Myths of the Circular Economy

2022-07-04 Circular economy is an economic concept in which a product is never entirely discarded as waste, but remains usable over and over again. There are many preconceptions about the circular economy, such as that it is always sustainable or that long-lasting products are bad for business. The new anthology 'Myths of the Circular Economy', edited by Alexa Böckel and others at the Centre for Sustainability Management, with 20 contributions from practice and science, offers some orientation.

The concept of the Circular Economy focuses on the entire product life cycle. ©Alexa Böckel
The concept of the Circular Economy focuses on the entire product life cycle.

When people talk about the Circular Economy, they often think of the end of a product's life, i.e. waste (-avoidance). But the beginning plays at least as important a role: what design should a product or service have? "The concept of the Circular Economy focuses on the entire product life cycle and integrates it into the entire value added network. Accordingly, it attempts to establish a sustainable economic system based on business models that replace the linear throw-away concept," scientists Friederike von Unruh and Julian Mast describe in their article. The fact that circular business models are not automatically sustainable and that a focus on sufficiency is needed in addition to efficiency and consistency strategies is illustrated in a chapter by Laura Beyeler and Alexa Böckel in the open access publication: "If we want a circular economy to make a real contribution to a sustainable economy, we have to keep the absolute reduction of resources in mind and support this with sufficiency measures."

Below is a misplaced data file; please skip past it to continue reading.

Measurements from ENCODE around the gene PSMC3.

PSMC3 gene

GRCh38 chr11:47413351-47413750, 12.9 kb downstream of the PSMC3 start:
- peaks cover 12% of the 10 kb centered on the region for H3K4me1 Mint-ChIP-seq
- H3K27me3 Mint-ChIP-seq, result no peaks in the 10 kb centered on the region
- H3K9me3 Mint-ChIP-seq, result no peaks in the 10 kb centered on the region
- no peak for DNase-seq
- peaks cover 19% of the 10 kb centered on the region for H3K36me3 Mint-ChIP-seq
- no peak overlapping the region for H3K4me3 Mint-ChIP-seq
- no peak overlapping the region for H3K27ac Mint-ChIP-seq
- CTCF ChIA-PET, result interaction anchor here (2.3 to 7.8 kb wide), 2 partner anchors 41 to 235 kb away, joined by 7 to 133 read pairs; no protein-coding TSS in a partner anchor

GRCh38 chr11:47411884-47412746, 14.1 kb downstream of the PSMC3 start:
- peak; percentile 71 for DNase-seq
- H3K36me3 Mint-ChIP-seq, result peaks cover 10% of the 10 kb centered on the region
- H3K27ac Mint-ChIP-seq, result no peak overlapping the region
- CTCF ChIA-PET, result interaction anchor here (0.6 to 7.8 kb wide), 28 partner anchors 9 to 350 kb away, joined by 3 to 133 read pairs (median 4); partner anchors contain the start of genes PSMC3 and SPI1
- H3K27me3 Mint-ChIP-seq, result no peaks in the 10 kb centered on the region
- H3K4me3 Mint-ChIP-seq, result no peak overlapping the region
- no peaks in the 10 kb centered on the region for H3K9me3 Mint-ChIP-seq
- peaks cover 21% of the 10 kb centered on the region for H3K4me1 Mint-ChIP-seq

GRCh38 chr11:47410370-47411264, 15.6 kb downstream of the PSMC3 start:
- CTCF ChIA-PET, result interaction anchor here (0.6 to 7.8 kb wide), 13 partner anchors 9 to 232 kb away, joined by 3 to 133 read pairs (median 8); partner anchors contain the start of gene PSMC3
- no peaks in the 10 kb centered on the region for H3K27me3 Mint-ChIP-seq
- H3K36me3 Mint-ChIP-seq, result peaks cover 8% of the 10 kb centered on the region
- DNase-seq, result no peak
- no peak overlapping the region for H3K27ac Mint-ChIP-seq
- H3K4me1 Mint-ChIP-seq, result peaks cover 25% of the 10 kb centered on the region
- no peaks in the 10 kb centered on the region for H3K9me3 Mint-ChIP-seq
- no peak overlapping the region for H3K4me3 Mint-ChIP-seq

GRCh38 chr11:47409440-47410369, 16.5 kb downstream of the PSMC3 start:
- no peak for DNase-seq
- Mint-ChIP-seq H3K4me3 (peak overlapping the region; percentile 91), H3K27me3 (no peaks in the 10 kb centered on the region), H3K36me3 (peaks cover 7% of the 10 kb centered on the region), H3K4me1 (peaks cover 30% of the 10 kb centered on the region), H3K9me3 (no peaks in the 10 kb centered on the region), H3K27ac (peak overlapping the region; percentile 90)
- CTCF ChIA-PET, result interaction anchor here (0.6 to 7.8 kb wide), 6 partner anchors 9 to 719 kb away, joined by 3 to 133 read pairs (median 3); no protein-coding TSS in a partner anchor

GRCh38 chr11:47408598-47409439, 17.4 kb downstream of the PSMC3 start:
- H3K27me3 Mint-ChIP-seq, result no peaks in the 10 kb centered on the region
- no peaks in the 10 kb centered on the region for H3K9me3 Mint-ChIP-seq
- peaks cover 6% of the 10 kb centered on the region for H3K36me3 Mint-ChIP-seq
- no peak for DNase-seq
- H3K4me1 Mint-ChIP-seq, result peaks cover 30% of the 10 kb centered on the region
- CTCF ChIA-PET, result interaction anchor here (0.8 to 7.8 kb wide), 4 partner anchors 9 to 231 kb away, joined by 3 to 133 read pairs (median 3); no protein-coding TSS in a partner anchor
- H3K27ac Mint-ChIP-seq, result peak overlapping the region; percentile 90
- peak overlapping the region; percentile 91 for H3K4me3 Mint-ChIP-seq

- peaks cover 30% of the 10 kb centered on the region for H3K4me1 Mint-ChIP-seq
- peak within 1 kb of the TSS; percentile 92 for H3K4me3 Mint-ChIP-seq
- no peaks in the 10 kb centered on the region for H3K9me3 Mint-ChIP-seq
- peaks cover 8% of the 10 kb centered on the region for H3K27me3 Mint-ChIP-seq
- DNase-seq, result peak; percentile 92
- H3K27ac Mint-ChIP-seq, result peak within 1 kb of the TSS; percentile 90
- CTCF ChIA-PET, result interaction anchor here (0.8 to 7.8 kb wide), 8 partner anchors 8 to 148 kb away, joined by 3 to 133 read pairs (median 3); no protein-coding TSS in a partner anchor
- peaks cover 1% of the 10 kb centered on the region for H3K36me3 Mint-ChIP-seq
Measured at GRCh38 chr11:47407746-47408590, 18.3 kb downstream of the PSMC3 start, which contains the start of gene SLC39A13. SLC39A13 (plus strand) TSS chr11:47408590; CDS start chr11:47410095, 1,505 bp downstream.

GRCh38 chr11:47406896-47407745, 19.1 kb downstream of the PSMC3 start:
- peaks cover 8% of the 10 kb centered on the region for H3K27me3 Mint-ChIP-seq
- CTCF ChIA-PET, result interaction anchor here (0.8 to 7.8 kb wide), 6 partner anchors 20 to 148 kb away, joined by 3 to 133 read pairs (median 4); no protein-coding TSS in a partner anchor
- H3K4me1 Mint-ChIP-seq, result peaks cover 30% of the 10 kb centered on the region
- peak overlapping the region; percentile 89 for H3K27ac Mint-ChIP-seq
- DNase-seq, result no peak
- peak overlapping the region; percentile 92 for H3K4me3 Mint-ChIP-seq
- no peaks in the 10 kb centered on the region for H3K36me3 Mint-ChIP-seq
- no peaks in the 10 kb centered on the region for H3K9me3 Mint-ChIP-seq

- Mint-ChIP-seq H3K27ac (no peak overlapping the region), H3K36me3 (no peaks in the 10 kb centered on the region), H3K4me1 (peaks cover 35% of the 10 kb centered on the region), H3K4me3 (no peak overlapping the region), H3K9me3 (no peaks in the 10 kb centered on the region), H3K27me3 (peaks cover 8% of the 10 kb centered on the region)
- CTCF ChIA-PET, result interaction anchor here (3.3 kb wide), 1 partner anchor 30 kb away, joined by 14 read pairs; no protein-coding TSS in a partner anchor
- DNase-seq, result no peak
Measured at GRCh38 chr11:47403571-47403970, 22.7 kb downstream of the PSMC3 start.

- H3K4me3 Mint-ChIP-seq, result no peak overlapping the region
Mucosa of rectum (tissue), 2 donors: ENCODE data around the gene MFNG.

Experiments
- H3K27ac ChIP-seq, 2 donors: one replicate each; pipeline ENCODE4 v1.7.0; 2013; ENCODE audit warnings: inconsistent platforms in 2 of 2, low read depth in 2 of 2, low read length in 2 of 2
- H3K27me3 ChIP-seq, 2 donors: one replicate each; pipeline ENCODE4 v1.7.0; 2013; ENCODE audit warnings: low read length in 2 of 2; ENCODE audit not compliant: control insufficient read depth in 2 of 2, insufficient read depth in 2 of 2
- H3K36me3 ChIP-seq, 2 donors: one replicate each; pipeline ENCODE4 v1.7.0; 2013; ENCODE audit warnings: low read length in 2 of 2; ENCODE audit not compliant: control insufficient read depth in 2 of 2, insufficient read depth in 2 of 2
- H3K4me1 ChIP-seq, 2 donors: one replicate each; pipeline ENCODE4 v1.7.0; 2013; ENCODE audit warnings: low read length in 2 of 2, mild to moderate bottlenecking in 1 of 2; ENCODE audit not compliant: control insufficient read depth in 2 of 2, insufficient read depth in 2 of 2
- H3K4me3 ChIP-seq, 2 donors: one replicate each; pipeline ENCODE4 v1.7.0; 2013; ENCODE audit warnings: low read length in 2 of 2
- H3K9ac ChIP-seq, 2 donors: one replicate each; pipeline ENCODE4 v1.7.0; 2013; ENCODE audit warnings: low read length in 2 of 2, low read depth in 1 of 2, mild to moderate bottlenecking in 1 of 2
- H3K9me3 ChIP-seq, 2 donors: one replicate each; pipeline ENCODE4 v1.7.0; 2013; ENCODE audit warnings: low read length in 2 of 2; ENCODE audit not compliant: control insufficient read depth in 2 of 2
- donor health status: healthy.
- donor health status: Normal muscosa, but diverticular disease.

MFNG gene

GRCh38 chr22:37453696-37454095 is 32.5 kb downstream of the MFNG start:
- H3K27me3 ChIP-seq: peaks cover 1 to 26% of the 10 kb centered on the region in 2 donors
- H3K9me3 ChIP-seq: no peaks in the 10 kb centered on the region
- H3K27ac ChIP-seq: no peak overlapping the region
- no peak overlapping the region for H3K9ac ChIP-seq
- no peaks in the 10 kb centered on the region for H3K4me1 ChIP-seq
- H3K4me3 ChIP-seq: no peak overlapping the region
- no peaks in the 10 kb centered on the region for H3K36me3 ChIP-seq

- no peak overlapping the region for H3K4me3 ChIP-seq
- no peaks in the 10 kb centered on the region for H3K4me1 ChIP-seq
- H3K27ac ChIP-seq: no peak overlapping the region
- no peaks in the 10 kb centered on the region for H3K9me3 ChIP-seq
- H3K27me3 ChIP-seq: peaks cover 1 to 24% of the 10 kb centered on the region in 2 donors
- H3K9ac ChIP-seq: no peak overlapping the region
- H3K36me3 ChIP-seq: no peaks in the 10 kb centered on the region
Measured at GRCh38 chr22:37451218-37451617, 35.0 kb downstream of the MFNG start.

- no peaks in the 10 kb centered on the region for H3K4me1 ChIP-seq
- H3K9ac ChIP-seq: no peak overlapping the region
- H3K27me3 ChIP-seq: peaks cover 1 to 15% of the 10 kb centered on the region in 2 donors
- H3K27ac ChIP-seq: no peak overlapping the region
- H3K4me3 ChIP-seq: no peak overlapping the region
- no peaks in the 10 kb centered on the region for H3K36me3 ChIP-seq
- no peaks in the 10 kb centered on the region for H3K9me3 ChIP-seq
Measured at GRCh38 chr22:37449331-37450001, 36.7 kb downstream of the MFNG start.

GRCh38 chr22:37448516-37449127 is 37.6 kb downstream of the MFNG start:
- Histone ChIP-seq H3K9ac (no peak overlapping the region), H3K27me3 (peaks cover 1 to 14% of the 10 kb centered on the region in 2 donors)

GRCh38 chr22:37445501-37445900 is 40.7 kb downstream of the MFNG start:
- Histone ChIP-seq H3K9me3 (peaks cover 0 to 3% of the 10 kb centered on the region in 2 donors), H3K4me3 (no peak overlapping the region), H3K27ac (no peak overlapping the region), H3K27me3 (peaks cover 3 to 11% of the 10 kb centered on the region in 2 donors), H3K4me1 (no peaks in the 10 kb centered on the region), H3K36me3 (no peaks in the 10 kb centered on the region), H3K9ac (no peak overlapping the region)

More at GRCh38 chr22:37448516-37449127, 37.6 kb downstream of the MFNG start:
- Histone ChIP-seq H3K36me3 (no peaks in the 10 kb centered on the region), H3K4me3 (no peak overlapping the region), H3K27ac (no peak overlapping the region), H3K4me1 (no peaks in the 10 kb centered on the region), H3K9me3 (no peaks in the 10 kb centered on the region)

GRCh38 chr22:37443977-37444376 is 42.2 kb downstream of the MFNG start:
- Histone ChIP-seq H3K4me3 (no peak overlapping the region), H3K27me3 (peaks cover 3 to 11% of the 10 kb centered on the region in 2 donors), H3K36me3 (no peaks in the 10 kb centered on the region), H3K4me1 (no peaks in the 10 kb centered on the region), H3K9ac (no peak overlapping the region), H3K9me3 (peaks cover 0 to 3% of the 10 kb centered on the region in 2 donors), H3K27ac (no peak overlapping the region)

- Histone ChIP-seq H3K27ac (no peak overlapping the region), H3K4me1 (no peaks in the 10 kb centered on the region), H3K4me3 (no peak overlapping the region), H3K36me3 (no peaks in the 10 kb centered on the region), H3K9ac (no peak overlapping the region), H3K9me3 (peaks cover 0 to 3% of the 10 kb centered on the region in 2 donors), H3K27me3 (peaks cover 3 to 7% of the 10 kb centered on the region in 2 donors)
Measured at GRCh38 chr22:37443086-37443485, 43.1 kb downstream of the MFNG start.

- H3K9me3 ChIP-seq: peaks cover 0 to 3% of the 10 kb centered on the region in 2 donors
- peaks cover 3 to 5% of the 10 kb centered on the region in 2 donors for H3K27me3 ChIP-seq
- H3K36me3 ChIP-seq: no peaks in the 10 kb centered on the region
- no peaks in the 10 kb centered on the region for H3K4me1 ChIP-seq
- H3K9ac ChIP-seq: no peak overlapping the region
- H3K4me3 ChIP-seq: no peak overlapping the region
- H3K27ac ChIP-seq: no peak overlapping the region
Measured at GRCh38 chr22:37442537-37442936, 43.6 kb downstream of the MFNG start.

The anthology does not only take general myths into account, but also looks at circular business models and the construction and fashion industries, as well as the role of digital technologies. The myths are vividly refuted with practical examples. Each chapter contains recommendations for action for next steps, making direct implementation in practice possible.

The editors of the anthology have academic and practice backgrounds and, like the authors, have contributed to this project on a voluntary basis. Alexa Böckel is doing her PhD on circular startups at Leuphana University, Jan Quaing is responsible for at the Deutsche Bundesstiftung Umwelt, Ilka Weissbrod is Director for Sustainable Circularity at Indeed Innovation and a former post-doc at Leuphana University, and Julia Böhm organises the Circular Economy Hotspot at Prosperkolleg. In addition, Indeed Innovation has covered the design pro bono and the Bertelsmann Foundation will be funding the printing of one edition.

"We were ourselves looking for a publication that would show doubting and curious practitioners that a sustainable Circular Economy is possible. Since there was none, we wrote and published a book ourselves without further ado," says Alexa Böckel.